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Citizen Government in Gloucester

What does Wilkes-Barre, Pennsylvania, have in common with Gloucester County, Virginia?

Politicians and judges who try their mightiest to keep citizens from influencing government.

In Wilkes-Barre, a judge ruled that Denise Carey would have to pay the court costs for the money spent by the city to trounce her attempt to put a local issue to a vote.

In Gloucester, a group of citizens got angry at four newly elected members of the county’s Board of Supervisors. The four had participated in a closed meeting. So some folks worked to get a Grand Jury, which indicted the supervisors, and then they petitioned to recall them.

The judge who got the case was neither respectful nor amused. He threw out the indictments — and, citing a minor technicality, the petitions too.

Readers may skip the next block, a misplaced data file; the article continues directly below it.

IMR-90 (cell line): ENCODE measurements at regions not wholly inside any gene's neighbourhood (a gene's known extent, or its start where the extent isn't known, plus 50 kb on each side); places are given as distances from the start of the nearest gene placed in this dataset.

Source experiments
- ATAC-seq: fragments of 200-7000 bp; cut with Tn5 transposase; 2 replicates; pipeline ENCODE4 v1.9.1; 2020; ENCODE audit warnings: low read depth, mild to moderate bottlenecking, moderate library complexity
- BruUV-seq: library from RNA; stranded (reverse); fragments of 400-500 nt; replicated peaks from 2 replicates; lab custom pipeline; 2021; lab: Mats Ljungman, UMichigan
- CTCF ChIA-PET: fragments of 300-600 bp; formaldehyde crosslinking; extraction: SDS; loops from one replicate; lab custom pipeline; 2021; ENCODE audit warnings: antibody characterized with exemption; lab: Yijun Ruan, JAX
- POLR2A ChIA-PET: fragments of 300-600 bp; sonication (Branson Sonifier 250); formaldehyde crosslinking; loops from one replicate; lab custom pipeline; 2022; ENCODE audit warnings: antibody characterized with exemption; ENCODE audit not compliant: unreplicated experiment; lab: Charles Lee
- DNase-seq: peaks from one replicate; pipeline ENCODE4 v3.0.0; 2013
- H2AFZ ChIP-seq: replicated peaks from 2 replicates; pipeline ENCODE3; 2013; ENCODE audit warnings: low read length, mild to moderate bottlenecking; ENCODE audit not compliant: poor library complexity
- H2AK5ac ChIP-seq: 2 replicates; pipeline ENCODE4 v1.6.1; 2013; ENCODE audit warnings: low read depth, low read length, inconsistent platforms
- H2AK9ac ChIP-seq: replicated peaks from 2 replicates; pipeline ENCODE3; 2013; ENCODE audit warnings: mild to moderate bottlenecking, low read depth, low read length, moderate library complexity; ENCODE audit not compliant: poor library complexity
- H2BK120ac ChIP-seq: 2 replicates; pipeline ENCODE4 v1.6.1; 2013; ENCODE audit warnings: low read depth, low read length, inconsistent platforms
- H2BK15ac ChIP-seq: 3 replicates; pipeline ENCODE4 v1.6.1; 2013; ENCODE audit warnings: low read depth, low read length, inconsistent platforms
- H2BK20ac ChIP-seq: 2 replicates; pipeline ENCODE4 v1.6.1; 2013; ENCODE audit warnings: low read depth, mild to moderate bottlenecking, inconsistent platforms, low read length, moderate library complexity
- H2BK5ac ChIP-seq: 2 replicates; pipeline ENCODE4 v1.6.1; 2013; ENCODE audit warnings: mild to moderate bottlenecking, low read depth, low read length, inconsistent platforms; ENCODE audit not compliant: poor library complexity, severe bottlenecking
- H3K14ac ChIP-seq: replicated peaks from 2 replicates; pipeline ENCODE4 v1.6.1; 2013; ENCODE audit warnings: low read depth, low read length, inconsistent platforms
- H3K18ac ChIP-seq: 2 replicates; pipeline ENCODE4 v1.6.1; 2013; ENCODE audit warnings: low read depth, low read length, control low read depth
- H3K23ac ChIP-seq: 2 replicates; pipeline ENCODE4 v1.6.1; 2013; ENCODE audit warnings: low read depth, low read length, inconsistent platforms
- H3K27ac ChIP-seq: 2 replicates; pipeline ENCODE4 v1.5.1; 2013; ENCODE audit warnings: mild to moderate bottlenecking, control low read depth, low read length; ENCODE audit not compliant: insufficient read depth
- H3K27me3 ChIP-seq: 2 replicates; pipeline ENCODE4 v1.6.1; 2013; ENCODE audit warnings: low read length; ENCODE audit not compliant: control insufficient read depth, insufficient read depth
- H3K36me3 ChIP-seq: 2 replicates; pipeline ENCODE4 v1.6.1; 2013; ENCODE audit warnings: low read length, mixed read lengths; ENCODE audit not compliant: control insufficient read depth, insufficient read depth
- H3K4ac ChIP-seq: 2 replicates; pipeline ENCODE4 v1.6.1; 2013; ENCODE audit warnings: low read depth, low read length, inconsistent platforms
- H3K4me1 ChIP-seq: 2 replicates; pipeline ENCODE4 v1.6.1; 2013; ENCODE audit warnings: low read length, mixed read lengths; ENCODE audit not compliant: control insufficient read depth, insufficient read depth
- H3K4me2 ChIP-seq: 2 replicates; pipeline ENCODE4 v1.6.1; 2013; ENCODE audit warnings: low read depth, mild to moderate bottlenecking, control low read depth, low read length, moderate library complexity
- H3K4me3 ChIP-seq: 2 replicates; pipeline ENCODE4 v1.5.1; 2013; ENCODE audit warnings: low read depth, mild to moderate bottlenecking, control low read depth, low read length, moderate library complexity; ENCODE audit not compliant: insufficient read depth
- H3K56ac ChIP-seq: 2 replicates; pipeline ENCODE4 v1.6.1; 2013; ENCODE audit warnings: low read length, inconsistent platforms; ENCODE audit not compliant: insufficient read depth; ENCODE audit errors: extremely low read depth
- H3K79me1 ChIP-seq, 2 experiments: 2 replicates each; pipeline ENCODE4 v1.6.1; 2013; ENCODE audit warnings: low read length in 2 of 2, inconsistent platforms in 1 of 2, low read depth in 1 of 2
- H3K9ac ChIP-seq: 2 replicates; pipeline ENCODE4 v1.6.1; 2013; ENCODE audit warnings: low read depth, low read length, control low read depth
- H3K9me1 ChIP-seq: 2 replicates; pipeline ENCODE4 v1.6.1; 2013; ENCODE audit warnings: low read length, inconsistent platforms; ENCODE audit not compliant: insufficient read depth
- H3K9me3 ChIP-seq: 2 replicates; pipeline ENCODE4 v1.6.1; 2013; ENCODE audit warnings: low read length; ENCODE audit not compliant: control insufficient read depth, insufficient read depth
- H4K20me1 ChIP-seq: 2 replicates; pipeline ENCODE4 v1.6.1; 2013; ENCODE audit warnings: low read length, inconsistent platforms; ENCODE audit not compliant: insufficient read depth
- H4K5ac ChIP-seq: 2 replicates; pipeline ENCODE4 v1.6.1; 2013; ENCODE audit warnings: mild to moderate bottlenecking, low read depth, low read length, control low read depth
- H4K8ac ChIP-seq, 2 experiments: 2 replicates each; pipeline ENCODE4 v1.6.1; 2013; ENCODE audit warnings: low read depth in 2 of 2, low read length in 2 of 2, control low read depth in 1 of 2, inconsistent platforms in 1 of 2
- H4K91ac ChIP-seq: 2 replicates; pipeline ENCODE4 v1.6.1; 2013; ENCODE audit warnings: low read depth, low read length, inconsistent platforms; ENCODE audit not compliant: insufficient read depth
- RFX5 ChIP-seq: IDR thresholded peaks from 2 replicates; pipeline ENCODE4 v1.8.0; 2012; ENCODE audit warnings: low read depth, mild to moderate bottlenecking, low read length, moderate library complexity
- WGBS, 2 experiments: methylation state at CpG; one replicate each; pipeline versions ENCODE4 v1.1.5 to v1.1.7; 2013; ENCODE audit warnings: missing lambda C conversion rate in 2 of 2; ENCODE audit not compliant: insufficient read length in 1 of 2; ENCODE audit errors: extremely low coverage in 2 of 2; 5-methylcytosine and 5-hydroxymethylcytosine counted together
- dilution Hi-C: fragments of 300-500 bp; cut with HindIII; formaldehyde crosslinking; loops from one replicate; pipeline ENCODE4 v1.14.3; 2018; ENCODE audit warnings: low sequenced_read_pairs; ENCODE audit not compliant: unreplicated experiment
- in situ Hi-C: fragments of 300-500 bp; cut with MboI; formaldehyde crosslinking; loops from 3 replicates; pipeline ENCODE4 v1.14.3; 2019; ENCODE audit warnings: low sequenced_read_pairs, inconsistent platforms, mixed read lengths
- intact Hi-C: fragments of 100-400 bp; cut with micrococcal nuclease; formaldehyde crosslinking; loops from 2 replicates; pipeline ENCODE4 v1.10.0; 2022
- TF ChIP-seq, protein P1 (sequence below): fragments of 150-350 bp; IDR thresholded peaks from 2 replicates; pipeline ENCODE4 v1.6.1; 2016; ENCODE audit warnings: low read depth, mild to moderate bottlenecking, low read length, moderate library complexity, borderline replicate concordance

He then ruled that the citizen activist group owed $80,000, to cover a majority of the supervisors’ legal bills.

As I told you a few weeks ago, the Wilkes-Barre case had a good ending, with higher courts reversing the judge’s decision.

In Gloucester County, the ACLU is coming to the aid of the group, and the state legislature is considering a law preventing judges in future cases from punishing citizens exercising their rights.

Great — but wouldn’t it be better if politicians and judges respected citizen rights in the first place?

That would be Common Sense. I’m Paul Jacob.

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